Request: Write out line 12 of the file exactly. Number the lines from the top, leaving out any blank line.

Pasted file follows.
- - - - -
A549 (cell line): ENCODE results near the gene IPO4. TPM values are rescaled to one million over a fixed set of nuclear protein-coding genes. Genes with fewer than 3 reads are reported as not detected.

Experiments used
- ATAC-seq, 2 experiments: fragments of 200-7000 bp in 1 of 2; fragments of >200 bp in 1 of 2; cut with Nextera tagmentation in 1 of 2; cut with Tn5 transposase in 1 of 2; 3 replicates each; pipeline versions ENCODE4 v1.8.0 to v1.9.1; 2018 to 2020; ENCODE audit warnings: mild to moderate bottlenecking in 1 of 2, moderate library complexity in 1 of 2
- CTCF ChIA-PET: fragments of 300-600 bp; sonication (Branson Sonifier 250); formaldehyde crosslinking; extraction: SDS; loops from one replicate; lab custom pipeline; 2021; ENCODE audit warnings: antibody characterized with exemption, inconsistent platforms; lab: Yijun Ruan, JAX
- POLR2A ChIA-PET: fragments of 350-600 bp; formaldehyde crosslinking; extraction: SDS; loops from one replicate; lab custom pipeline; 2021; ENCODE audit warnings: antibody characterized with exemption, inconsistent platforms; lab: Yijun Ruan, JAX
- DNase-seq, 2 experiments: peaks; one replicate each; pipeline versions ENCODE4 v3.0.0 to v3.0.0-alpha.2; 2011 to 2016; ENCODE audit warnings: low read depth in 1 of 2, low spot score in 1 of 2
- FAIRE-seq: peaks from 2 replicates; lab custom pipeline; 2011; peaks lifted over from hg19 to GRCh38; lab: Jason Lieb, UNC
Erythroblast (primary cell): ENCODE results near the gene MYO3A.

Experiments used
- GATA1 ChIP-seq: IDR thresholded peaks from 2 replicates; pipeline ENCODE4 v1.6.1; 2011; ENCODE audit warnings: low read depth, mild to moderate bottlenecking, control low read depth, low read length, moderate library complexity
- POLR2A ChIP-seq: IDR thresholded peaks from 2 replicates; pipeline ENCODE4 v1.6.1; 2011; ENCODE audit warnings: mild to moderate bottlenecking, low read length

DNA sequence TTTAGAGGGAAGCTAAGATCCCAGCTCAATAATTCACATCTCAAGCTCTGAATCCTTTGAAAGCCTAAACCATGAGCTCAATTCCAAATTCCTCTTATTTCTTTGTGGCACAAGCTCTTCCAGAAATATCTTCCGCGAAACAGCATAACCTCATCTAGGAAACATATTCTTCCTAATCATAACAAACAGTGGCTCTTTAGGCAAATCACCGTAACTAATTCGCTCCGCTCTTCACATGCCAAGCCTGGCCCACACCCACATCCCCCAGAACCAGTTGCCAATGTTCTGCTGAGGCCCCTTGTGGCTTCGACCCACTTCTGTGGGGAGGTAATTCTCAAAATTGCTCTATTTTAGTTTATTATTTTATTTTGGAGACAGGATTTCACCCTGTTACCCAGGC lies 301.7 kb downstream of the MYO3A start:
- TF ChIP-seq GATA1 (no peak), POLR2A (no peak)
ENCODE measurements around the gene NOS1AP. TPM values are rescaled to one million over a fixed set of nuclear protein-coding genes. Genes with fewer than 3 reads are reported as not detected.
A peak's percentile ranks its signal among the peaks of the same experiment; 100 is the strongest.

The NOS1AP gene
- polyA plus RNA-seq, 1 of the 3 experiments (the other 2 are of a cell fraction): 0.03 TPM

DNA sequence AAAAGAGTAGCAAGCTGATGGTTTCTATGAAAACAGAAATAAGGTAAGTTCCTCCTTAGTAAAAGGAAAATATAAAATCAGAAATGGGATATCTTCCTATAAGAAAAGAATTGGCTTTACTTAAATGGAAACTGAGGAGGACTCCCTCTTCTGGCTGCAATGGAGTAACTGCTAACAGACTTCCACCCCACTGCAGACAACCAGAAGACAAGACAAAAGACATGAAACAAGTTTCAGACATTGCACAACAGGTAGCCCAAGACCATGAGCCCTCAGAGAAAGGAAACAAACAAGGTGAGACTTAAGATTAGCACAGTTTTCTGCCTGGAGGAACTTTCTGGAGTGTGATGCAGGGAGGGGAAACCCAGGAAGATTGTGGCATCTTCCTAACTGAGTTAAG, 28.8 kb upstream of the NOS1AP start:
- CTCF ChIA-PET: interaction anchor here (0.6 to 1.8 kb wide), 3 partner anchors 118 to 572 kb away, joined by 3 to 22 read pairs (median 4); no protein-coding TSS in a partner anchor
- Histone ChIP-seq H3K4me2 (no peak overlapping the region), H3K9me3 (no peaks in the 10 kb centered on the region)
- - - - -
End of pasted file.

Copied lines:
DNA sequence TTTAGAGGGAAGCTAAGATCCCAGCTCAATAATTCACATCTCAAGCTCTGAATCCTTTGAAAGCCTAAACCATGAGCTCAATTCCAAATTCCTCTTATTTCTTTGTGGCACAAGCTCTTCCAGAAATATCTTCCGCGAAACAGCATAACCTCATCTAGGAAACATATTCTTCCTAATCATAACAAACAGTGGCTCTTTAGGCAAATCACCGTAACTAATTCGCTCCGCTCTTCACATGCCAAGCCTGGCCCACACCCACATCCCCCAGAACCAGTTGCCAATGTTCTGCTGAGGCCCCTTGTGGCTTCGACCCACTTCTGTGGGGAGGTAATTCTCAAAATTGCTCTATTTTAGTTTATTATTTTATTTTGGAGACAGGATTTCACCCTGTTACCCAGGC lies 301.7 kb downstream of the MYO3A start: